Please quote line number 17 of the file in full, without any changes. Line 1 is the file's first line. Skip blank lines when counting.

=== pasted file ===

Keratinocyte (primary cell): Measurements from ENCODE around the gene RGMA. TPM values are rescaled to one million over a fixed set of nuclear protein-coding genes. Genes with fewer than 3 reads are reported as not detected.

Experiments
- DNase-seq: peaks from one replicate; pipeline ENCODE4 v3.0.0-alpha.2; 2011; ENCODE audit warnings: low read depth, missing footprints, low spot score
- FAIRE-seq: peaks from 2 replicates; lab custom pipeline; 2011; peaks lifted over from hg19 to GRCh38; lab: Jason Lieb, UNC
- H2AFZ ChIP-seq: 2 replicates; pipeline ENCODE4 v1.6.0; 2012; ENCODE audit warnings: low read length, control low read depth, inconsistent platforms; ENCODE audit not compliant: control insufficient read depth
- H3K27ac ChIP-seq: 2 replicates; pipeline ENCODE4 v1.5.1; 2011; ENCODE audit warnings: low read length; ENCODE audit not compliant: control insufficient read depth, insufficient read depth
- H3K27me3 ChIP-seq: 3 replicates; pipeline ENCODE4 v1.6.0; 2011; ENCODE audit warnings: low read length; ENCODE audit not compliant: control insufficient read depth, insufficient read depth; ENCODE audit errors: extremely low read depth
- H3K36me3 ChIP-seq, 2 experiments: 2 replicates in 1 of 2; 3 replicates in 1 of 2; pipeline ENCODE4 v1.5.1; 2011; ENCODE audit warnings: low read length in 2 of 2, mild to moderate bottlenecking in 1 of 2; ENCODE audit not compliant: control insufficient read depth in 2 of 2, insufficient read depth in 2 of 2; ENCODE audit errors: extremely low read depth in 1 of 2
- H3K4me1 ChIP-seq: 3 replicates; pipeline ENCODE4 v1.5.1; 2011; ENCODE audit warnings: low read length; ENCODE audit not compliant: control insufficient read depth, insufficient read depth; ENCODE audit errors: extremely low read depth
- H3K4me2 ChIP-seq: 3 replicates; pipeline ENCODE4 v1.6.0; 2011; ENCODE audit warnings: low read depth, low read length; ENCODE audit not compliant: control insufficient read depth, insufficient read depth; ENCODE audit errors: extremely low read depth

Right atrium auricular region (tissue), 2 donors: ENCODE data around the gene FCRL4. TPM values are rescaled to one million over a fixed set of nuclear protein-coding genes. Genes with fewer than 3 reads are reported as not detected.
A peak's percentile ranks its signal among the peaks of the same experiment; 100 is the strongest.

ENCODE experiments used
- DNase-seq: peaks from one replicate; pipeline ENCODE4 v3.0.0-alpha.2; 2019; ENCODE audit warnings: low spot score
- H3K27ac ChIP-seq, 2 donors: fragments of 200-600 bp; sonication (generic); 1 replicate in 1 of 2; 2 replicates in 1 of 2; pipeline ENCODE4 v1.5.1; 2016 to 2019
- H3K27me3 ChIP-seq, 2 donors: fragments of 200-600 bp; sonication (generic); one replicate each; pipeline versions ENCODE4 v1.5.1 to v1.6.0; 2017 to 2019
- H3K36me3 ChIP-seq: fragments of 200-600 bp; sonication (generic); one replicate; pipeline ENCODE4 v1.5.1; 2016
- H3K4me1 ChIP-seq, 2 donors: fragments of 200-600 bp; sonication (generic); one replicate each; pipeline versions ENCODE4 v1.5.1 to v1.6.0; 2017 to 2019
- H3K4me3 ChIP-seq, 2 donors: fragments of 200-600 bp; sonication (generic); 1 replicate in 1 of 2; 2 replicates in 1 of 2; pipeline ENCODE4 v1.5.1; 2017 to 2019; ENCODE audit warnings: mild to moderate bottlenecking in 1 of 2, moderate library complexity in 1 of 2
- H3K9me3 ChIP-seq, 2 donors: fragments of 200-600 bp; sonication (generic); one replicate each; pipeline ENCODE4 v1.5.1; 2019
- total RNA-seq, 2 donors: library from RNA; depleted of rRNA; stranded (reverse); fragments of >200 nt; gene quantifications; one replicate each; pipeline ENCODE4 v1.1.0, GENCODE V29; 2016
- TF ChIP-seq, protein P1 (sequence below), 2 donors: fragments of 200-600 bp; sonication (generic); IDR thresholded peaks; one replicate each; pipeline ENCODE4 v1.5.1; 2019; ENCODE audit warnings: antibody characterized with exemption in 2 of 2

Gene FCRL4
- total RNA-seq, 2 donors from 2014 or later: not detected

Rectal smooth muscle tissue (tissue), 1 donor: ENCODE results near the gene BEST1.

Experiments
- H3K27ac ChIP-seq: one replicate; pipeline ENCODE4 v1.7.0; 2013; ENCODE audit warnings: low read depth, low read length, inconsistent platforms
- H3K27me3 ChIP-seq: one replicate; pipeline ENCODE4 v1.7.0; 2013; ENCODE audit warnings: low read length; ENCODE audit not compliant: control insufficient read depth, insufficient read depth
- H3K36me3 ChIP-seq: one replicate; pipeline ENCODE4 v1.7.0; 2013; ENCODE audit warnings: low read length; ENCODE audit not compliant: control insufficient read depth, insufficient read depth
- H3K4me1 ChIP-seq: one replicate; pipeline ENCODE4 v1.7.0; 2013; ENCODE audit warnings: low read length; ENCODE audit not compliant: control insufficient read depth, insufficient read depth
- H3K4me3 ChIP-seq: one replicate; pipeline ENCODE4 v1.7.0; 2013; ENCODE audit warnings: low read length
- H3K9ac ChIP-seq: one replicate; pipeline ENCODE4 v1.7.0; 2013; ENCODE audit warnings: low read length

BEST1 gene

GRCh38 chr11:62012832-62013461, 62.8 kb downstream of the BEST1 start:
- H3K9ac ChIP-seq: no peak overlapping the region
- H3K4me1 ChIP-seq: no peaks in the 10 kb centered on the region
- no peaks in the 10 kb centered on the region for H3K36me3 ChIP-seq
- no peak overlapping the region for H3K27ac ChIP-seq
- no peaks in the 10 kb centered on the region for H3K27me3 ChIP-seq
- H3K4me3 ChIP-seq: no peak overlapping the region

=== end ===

- H3K36me3 ChIP-seq: fragments of 200-600 bp; sonication (generic); one replicate; pipeline ENCODE4 v1.5.1; 2016